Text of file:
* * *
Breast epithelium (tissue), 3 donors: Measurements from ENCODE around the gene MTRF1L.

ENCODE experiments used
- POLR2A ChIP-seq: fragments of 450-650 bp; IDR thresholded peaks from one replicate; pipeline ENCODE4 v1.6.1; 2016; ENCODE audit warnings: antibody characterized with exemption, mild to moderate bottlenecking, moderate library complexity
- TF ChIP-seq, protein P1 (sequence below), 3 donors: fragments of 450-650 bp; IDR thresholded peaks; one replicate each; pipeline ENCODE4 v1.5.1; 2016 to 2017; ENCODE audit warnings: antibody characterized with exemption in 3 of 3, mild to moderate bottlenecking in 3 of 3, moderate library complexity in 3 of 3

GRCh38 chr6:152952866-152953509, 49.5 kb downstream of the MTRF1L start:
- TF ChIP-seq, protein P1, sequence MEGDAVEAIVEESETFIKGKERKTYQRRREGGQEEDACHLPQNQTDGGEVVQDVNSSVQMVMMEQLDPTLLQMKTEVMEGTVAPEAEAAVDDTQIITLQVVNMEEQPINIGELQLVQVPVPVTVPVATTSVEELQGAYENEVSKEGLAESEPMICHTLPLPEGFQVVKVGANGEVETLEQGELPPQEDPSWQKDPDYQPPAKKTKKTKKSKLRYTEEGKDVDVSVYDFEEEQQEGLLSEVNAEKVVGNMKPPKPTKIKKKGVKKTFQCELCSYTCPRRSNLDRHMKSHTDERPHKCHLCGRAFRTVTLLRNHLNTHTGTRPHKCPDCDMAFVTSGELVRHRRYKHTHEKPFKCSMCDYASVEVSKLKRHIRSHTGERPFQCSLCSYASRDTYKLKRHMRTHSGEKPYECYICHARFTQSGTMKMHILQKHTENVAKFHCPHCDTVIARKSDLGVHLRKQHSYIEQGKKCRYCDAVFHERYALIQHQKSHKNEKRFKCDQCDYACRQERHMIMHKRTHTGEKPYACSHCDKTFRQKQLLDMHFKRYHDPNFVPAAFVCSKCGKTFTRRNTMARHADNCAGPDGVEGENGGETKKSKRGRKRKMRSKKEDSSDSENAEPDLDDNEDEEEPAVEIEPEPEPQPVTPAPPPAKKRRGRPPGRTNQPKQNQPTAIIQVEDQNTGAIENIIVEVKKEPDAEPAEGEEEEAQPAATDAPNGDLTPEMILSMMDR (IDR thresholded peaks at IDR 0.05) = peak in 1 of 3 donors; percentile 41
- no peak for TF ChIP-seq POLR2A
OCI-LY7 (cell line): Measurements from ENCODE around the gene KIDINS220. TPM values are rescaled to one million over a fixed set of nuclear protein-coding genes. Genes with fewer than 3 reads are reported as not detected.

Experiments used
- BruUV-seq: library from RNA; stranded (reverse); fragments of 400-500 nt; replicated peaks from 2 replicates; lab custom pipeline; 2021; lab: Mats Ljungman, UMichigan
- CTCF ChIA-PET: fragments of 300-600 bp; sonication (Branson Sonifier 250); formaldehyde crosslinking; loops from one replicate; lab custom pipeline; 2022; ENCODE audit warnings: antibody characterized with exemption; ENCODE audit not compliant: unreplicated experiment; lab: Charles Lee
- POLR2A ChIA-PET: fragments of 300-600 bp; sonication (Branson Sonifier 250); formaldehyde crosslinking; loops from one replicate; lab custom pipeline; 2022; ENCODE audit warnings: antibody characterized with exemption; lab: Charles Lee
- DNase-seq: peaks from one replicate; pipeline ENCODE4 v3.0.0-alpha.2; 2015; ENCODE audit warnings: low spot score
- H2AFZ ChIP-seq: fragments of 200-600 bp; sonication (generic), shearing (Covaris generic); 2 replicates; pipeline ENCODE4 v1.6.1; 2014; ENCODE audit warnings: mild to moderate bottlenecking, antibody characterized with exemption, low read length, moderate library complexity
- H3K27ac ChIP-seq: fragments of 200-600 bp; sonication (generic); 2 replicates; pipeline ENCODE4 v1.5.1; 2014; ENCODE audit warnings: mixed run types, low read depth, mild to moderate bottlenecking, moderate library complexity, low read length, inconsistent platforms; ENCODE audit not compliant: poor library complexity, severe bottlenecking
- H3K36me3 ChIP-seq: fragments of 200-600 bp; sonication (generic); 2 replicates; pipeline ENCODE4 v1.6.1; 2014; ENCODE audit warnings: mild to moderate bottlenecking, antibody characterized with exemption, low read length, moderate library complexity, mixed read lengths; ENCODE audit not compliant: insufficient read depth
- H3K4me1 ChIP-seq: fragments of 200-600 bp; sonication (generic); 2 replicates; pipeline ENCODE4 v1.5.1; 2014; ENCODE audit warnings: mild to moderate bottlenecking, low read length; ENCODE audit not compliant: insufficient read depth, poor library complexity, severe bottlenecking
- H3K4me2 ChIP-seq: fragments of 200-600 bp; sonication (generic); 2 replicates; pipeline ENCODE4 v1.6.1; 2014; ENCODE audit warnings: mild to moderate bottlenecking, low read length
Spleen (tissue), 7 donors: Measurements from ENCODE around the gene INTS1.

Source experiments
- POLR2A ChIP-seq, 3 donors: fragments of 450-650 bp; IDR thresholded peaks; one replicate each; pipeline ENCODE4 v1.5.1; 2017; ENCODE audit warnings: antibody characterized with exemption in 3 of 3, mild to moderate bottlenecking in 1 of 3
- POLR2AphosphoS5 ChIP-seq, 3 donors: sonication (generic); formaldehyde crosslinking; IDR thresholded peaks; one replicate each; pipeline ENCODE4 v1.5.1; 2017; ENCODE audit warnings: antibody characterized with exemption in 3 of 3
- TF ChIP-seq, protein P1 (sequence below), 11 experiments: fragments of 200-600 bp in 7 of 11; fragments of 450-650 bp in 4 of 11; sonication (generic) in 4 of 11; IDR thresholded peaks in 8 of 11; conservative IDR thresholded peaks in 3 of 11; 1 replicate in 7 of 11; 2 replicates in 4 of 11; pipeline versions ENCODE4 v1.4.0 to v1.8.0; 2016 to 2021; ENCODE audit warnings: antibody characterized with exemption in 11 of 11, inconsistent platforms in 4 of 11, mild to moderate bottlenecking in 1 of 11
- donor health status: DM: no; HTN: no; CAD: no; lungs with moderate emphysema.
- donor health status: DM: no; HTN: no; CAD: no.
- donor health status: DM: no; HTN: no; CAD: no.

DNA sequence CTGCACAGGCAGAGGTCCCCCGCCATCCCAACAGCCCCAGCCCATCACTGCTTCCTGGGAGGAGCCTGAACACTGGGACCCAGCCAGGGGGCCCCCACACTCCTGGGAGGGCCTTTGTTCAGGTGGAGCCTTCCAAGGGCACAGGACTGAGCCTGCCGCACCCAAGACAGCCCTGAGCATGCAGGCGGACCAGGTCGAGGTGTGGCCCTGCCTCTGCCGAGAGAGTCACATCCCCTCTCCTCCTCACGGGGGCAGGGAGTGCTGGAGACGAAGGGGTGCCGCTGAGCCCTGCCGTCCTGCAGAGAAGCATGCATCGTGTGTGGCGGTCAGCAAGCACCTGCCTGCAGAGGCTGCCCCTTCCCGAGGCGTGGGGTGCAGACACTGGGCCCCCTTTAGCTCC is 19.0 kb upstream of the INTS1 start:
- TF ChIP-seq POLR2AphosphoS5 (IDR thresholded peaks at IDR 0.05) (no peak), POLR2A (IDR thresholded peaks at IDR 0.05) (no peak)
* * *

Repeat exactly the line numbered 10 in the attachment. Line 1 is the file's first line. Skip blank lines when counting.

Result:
- BruUV-seq: library from RNA; stranded (reverse); fragments of 400-500 nt; replicated peaks from 2 replicates; lab custom pipeline; 2021; lab: Mats Ljungman, UMichigan